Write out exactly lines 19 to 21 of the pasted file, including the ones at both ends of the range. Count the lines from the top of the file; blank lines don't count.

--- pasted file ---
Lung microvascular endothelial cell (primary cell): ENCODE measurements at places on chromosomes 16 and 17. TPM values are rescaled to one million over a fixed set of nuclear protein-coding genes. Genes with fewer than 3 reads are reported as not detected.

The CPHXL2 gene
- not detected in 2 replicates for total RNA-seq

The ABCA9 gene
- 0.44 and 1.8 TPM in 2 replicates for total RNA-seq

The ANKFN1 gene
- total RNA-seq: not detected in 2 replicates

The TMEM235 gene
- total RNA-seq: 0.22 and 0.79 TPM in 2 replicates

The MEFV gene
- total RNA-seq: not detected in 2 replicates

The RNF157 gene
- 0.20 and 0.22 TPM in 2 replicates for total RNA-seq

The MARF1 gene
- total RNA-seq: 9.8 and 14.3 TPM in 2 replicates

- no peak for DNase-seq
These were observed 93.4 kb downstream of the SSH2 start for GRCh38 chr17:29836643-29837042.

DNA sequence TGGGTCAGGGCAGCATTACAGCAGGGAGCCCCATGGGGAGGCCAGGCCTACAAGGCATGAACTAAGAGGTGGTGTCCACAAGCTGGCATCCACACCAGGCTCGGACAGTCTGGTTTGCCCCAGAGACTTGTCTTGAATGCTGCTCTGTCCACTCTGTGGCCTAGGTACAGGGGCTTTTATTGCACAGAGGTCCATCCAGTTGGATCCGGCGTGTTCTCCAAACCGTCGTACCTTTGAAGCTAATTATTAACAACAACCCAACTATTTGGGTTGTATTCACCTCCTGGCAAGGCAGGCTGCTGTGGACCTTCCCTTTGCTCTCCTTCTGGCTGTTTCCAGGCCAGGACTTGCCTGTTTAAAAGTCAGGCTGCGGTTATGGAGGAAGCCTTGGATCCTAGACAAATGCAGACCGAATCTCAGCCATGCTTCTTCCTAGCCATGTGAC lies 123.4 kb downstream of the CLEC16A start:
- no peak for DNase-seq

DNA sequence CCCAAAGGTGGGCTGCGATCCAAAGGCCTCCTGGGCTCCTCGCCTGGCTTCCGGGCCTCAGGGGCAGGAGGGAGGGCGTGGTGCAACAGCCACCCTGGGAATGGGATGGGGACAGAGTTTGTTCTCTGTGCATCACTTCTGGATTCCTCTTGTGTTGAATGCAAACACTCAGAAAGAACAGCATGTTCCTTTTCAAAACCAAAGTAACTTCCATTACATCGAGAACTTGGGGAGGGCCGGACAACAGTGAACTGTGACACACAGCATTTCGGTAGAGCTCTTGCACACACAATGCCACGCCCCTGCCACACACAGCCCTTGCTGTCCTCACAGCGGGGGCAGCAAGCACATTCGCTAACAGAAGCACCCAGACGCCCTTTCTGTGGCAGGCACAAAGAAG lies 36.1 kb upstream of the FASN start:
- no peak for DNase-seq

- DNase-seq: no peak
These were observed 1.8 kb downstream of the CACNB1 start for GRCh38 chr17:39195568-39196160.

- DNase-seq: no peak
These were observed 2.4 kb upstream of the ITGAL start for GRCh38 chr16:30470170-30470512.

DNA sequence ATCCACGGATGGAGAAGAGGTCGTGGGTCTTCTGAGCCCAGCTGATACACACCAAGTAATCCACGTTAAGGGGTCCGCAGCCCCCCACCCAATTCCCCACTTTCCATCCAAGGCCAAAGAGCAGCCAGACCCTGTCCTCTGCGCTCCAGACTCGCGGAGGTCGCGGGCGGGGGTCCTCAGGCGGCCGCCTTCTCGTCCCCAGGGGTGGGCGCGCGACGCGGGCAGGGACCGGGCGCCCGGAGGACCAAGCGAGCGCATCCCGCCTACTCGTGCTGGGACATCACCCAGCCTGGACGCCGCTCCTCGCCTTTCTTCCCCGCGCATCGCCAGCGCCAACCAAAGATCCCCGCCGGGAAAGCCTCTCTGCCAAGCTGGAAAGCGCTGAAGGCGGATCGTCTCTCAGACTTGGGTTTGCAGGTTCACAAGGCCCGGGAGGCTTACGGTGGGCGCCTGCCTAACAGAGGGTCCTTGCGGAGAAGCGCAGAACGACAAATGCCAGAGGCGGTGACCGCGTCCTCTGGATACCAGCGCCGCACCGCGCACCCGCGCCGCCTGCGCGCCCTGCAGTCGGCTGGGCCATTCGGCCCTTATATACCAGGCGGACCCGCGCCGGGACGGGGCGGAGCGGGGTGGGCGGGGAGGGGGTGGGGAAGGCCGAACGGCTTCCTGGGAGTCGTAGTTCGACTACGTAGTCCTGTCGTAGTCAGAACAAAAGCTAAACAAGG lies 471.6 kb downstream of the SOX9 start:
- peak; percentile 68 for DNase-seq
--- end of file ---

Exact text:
- no peak for DNase-seq

DNA sequence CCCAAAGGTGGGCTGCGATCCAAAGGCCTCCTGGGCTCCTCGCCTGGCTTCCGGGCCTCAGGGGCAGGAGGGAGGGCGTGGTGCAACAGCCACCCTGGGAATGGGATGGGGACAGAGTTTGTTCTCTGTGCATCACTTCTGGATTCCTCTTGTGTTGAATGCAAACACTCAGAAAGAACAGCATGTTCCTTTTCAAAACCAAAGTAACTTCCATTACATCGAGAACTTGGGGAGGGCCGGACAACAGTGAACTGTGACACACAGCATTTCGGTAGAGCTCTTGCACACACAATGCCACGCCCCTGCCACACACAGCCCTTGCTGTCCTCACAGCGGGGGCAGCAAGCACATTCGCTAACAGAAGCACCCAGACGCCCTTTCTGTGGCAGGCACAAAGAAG lies 36.1 kb upstream of the FASN start:
- no peak for DNase-seq